Sharing the stage with Baldwin were opera luminaries Susan Graham and Nathan Gunn. Renowned for dramatic French repertoire (at LOC she recently sang Dido in Berlioz's epic Les Troyens), Graham was utterly arresting in Wendy's "Dream with Me" from Peter Pan. The mezzo's honeyed Texas tone enveloped the auditorium in a plush blanket of sheer vocal splendor. Gunn, on the other hand, was hilarious in "Captain Hook's Soliloquy" from the same musical. Clad in a wig of black curly locks and wielding the signature hook-hand, Gunn emerged from the center-stage trap door eager to persuade us that the otherwise blustering buccaneer is really just a sadly misunderstood soul. Gunn's was a virtuosic performance as regards both singing and physical comedy.
This potpourri of Bernstein hits by three great singers would have been delight enough, but the real treat of the evening was the complete performance of his 1952 one-act opera Trouble in Tahiti. Peggy Hickey directed the semi-staged production; Gunn and Graham sang, respectively, the main roles of Sam and Dinah, a middle-class couple who have grown distant and disenchanted with married-life. Tahiti offers a succinct and poignant glimpse into post-World-War-Two American life. All that glitters is not gold indeed, despite the ostensible societal optimism of the time and despite Bernstein's glittering music. A Jazz vocal trio, acting as a kind of Greek chorus, punctuates the show and extols the creature-comforts of 1950s suburbia. LOC Ryan Opera Center members Diana Newman, Josh Lovell, and Emmett O'Hanlon scatted their way in and out of scenes with terrific precision, humor, and sounding as if they had come straight out of a 50s radio commercial.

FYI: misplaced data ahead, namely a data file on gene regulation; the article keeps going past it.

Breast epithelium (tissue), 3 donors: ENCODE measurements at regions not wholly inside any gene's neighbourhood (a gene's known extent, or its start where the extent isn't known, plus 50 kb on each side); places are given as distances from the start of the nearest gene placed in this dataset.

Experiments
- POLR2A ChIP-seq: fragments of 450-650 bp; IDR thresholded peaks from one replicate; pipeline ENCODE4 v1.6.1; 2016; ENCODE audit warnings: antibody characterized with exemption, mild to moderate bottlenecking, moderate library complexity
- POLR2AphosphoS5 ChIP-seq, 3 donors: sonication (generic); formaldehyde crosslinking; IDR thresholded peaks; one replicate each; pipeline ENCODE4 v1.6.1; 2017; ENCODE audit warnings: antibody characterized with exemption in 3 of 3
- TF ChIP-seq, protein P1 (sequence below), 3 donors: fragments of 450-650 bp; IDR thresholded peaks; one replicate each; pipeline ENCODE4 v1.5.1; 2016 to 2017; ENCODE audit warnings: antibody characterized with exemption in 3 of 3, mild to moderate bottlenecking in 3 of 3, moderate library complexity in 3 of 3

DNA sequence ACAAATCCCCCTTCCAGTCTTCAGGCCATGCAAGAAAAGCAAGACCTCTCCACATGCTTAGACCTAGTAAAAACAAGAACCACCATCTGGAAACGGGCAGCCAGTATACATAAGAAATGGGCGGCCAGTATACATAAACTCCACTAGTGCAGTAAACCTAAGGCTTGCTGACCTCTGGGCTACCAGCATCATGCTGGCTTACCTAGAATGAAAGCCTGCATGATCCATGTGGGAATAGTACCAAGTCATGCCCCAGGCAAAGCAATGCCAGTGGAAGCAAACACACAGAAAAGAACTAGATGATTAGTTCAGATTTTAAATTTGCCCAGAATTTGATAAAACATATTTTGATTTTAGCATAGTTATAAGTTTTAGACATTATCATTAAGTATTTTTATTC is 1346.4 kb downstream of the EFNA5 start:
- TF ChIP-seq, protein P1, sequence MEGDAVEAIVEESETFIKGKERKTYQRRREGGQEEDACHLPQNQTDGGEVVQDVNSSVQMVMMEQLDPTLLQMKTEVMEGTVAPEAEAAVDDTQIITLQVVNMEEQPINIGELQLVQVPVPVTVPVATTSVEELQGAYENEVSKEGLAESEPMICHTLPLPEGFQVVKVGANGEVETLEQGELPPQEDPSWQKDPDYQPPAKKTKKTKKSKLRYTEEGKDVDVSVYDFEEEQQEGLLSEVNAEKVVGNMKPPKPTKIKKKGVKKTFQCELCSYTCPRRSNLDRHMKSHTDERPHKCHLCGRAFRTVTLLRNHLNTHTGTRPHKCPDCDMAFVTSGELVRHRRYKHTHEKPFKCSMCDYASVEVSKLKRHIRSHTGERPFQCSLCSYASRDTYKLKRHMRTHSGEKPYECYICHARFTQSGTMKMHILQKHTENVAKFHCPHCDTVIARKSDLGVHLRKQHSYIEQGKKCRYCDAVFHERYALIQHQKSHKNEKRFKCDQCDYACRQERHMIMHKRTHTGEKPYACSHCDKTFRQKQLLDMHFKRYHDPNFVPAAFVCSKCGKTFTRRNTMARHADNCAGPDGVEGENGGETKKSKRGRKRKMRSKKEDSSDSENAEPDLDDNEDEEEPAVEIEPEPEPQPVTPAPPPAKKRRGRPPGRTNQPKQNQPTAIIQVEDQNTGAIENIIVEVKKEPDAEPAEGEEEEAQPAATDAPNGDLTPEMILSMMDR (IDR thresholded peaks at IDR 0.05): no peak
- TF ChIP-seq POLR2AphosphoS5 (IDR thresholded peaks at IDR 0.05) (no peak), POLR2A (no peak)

Sam and Dinah clearly want to save their marriage and rekindle their love yet fail agonizingly at even the most basic attempts at communication. Here Gunn and Graham captured their characters' cold loneliness with unsettling conviction. Derisive of his wife and more interested in winning his handball tournament than attending his son's school play, Sam is the archetypical mid-century American "man's man." Gunn conjured his best Don Draper for the part all while singing with a commanding lyric baritone, especially in his (cringe-worthy) aria, "There's a law."
Graham played Dinah with heart-wrenching restraint with the notable exception of the opera's best-known number, "What a movie…Island Magic". This riotous, colorful, and decidedly not-PC aria benefits from a kind of Robin Williams vividness, painting a picture of South Pacific exotica, tribal natives, erupting volcanoes, dashing U.S. Navy sailors, etc. Graham was stellar in how she conveyed the inane details of the film while also clearly being swept away by the escapist fantasy it offered her. Here was that Bernstein-ian smile in all its glory.
The ever-impressive LOC orchestra, moved onto the main stage, flexed its protean muscles and proved once again just how flexible and responsive an ensemble they can be. Veteran Broadway conductor and arranger David Chase led the evening's music with care, finesse, and verve as if he had written it himself and served as an entertaining emcee throughout the second half of the program.
Walking out of the theater that evening, surrounded by people all whistling a medley of Bernstein tunes, recalling the first time they saw this musical or heard him in that concert, sharing stories of what his artistry meant to them – it was impossible to not smile.